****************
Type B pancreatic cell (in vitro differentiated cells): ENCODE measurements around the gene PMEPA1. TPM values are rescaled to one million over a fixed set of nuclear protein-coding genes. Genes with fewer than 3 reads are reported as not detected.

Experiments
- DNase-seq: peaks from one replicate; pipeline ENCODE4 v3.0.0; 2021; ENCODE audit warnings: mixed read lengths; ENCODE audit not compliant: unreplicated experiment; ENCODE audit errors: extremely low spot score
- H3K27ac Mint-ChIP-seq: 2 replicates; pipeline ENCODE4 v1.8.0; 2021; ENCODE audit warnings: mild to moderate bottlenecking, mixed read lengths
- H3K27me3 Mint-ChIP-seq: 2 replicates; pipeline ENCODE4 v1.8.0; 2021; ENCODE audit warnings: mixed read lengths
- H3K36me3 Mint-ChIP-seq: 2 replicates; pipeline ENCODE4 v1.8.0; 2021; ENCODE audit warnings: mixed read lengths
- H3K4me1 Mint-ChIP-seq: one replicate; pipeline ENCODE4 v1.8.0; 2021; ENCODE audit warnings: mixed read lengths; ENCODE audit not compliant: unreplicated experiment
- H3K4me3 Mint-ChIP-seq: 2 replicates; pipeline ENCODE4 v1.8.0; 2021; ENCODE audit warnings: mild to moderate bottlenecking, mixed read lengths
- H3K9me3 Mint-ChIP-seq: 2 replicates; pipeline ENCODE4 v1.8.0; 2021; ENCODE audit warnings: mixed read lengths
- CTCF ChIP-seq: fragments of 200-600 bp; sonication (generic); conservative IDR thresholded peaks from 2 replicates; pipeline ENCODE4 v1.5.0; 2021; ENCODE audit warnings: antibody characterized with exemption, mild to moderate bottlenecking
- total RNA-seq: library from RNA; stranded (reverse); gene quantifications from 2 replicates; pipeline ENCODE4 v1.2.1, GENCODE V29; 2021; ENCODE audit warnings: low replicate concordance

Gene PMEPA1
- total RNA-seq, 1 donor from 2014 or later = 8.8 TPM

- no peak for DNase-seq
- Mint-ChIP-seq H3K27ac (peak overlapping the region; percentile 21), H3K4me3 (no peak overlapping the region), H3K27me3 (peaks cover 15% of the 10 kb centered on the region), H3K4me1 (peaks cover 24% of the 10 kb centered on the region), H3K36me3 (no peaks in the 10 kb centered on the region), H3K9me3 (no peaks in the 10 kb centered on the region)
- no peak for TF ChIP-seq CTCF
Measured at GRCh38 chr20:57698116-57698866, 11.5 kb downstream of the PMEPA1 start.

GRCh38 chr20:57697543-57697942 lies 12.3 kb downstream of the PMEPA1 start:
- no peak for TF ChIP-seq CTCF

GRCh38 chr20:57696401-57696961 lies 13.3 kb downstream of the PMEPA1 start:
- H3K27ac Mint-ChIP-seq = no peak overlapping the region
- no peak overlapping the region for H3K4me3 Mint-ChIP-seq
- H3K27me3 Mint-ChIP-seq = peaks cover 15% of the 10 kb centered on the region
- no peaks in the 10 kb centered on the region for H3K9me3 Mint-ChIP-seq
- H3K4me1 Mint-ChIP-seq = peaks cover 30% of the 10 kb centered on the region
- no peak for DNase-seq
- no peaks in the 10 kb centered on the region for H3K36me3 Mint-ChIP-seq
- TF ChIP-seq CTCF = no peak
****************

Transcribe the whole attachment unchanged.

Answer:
Type B pancreatic cell (in vitro differentiated cells): ENCODE measurements around the gene PMEPA1. TPM values are rescaled to one million over a fixed set of nuclear protein-coding genes. Genes with fewer than 3 reads are reported as not detected.

Experiments
- DNase-seq: peaks from one replicate; pipeline ENCODE4 v3.0.0; 2021; ENCODE audit warnings: mixed read lengths; ENCODE audit not compliant: unreplicated experiment; ENCODE audit errors: extremely low spot score
- H3K27ac Mint-ChIP-seq: 2 replicates; pipeline ENCODE4 v1.8.0; 2021; ENCODE audit warnings: mild to moderate bottlenecking, mixed read lengths
- H3K27me3 Mint-ChIP-seq: 2 replicates; pipeline ENCODE4 v1.8.0; 2021; ENCODE audit warnings: mixed read lengths
- H3K36me3 Mint-ChIP-seq: 2 replicates; pipeline ENCODE4 v1.8.0; 2021; ENCODE audit warnings: mixed read lengths
- H3K4me1 Mint-ChIP-seq: one replicate; pipeline ENCODE4 v1.8.0; 2021; ENCODE audit warnings: mixed read lengths; ENCODE audit not compliant: unreplicated experiment
- H3K4me3 Mint-ChIP-seq: 2 replicates; pipeline ENCODE4 v1.8.0; 2021; ENCODE audit warnings: mild to moderate bottlenecking, mixed read lengths
- H3K9me3 Mint-ChIP-seq: 2 replicates; pipeline ENCODE4 v1.8.0; 2021; ENCODE audit warnings: mixed read lengths
- CTCF ChIP-seq: fragments of 200-600 bp; sonication (generic); conservative IDR thresholded peaks from 2 replicates; pipeline ENCODE4 v1.5.0; 2021; ENCODE audit warnings: antibody characterized with exemption, mild to moderate bottlenecking
- total RNA-seq: library from RNA; stranded (reverse); gene quantifications from 2 replicates; pipeline ENCODE4 v1.2.1, GENCODE V29; 2021; ENCODE audit warnings: low replicate concordance

Gene PMEPA1
- total RNA-seq, 1 donor from 2014 or later = 8.8 TPM

- no peak for DNase-seq
- Mint-ChIP-seq H3K27ac (peak overlapping the region; percentile 21), H3K4me3 (no peak overlapping the region), H3K27me3 (peaks cover 15% of the 10 kb centered on the region), H3K4me1 (peaks cover 24% of the 10 kb centered on the region), H3K36me3 (no peaks in the 10 kb centered on the region), H3K9me3 (no peaks in the 10 kb centered on the region)
- no peak for TF ChIP-seq CTCF
Measured at GRCh38 chr20:57698116-57698866, 11.5 kb downstream of the PMEPA1 start.

GRCh38 chr20:57697543-57697942 lies 12.3 kb downstream of the PMEPA1 start:
- no peak for TF ChIP-seq CTCF

GRCh38 chr20:57696401-57696961 lies 13.3 kb downstream of the PMEPA1 start:
- H3K27ac Mint-ChIP-seq = no peak overlapping the region
- no peak overlapping the region for H3K4me3 Mint-ChIP-seq
- H3K27me3 Mint-ChIP-seq = peaks cover 15% of the 10 kb centered on the region
- no peaks in the 10 kb centered on the region for H3K9me3 Mint-ChIP-seq
- H3K4me1 Mint-ChIP-seq = peaks cover 30% of the 10 kb centered on the region
- no peak for DNase-seq
- no peaks in the 10 kb centered on the region for H3K36me3 Mint-ChIP-seq
- TF ChIP-seq CTCF = no peak